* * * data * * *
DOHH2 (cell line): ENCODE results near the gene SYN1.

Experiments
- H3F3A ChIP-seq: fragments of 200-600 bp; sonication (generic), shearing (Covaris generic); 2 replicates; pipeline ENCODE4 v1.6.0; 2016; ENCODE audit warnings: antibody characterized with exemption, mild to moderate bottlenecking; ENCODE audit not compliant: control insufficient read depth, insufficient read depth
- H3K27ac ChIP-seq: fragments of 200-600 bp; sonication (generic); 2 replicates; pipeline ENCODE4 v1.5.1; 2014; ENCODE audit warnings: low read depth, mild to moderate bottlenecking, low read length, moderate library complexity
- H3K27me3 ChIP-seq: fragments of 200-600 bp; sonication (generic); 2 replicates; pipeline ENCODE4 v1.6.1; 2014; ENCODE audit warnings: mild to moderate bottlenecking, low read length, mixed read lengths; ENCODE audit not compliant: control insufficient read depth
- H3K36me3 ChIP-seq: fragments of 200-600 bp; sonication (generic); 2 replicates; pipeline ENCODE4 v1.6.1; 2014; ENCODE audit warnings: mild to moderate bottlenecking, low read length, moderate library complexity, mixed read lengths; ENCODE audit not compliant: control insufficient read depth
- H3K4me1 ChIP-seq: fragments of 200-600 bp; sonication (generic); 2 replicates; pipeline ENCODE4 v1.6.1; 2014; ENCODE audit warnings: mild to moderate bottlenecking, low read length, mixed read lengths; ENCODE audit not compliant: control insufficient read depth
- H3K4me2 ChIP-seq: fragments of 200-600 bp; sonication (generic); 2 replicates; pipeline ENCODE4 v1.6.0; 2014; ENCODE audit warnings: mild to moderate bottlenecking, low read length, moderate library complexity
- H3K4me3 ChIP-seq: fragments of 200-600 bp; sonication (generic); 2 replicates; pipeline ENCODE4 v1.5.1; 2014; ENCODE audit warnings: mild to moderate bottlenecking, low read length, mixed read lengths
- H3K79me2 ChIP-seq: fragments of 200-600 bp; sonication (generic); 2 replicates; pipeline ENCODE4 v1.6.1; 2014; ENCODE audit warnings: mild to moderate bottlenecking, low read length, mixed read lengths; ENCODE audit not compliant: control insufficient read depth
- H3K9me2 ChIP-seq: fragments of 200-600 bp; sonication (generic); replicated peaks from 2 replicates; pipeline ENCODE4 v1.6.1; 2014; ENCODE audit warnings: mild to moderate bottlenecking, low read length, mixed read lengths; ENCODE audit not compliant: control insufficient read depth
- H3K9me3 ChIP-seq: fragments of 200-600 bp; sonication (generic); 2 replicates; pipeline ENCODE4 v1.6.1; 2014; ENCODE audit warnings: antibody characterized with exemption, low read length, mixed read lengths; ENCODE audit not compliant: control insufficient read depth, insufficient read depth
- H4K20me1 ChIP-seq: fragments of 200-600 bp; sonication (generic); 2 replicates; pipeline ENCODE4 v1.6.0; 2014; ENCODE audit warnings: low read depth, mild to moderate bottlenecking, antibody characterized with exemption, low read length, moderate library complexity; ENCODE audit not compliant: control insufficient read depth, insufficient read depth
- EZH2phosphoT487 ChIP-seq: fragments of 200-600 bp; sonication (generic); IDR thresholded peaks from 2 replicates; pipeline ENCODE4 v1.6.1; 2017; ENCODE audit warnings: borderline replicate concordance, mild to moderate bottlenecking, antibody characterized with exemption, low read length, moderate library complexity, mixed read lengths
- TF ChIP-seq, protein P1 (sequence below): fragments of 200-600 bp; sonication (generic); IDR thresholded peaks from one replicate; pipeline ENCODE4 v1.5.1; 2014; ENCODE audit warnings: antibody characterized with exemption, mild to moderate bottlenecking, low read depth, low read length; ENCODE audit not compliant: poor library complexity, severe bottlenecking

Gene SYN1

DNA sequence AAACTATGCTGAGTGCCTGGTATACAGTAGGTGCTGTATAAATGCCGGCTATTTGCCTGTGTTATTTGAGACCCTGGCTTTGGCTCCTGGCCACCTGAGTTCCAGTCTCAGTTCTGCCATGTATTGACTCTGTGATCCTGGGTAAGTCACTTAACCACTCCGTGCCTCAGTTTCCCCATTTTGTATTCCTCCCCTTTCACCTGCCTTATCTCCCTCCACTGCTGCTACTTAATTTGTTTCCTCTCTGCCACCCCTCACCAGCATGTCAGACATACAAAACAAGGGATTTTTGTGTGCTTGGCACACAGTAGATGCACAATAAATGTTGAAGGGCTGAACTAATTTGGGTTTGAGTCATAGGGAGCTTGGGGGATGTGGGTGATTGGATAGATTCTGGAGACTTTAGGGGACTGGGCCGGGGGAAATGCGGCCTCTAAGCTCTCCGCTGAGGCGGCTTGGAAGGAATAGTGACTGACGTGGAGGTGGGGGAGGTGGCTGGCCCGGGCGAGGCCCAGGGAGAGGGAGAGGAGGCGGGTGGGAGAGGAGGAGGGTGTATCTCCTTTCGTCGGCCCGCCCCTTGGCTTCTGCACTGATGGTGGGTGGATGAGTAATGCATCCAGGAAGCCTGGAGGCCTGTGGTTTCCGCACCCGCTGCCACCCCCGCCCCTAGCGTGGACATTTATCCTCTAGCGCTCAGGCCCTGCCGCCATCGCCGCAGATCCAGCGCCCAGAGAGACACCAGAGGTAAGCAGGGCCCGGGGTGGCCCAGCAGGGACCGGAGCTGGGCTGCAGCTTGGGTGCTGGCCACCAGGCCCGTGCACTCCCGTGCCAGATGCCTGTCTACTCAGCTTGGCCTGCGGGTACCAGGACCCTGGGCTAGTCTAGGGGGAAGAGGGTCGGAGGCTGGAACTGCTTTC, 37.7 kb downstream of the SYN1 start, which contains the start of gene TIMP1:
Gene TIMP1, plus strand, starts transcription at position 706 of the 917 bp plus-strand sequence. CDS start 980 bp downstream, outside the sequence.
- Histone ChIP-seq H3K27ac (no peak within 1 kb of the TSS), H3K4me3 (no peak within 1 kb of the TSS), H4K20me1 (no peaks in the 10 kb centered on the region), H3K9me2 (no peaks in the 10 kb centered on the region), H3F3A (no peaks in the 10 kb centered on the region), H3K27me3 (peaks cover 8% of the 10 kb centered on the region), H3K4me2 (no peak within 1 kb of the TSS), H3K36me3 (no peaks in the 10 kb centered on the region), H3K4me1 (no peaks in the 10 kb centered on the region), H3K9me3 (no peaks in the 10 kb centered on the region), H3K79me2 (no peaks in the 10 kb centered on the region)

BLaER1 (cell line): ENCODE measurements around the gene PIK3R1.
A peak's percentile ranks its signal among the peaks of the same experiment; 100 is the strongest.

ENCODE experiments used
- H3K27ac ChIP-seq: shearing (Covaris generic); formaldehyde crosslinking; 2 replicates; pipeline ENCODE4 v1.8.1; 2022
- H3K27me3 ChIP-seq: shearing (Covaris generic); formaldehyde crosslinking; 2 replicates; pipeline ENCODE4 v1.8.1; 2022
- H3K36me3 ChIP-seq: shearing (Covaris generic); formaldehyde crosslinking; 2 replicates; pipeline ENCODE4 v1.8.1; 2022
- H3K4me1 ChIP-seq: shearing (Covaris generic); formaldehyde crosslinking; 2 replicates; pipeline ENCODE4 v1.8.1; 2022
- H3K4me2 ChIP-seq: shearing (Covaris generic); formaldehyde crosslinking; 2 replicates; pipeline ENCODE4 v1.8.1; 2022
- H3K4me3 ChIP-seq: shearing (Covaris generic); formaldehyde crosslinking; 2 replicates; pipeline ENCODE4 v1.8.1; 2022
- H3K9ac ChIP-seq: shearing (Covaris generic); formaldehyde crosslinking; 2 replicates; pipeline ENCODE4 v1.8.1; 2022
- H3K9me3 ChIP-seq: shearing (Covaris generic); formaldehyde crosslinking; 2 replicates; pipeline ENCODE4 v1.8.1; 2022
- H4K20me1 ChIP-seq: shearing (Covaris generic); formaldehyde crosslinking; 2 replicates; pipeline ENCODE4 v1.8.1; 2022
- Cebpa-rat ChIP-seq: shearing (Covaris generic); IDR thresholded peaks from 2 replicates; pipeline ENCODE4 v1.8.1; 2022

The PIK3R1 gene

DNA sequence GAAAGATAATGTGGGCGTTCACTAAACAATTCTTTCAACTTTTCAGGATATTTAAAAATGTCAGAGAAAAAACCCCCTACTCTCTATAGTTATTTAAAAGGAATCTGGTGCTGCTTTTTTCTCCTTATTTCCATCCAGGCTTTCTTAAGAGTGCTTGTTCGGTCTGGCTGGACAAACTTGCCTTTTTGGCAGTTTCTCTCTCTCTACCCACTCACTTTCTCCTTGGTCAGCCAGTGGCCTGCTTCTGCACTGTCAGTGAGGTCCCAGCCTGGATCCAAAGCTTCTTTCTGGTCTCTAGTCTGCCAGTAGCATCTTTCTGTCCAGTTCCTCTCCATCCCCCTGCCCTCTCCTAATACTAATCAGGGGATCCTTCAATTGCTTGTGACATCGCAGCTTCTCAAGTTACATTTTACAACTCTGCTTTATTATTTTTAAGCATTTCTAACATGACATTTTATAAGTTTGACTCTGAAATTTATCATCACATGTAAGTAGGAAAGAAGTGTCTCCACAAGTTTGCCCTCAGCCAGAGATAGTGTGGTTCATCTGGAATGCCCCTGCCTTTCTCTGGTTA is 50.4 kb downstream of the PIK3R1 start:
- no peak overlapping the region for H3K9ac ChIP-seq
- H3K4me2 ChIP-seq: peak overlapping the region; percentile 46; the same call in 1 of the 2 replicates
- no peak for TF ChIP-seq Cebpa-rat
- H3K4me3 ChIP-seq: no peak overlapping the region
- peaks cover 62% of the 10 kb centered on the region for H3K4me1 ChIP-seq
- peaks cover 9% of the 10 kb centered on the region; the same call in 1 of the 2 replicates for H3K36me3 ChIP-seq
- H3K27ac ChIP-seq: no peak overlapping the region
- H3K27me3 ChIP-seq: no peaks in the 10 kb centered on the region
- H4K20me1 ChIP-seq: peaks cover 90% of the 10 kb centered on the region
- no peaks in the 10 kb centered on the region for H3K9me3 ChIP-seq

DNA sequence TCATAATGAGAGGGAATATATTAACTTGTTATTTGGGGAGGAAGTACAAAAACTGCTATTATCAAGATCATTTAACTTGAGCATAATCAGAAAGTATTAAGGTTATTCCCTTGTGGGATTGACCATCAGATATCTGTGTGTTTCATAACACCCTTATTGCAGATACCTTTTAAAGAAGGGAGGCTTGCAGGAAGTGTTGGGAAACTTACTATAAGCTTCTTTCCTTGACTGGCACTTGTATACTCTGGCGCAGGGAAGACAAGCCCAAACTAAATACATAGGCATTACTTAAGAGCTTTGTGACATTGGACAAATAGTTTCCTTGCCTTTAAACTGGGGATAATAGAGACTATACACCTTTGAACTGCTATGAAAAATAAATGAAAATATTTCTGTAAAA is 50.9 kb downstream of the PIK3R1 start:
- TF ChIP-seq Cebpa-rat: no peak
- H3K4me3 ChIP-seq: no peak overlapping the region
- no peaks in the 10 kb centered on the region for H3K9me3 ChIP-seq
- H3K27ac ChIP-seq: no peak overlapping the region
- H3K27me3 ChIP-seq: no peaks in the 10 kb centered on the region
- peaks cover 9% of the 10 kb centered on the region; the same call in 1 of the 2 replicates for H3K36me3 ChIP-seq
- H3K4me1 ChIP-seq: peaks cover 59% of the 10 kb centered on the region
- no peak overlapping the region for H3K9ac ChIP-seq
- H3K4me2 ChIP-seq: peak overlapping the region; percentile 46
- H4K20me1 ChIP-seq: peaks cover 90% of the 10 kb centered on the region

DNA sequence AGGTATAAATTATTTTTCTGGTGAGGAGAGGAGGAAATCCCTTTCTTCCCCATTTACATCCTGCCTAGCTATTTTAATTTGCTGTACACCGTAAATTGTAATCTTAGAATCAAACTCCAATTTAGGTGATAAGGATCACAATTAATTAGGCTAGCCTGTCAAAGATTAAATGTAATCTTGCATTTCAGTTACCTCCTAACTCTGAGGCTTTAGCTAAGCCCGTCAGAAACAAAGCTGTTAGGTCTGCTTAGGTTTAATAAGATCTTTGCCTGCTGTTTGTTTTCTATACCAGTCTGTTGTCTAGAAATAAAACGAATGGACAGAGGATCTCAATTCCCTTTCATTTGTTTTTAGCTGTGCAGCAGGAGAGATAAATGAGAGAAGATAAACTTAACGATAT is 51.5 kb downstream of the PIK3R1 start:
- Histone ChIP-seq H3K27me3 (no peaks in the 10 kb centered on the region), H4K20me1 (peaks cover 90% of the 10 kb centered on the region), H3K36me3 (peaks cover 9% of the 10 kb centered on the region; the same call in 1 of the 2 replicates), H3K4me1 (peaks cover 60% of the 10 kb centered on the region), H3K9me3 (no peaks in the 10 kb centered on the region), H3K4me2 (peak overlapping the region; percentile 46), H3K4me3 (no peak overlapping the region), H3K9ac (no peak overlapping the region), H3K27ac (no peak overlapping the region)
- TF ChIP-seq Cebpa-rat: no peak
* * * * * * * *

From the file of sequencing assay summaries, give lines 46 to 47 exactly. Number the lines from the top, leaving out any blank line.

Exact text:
- TF ChIP-seq Cebpa-rat: no peak
- H3K4me3 ChIP-seq: no peak overlapping the region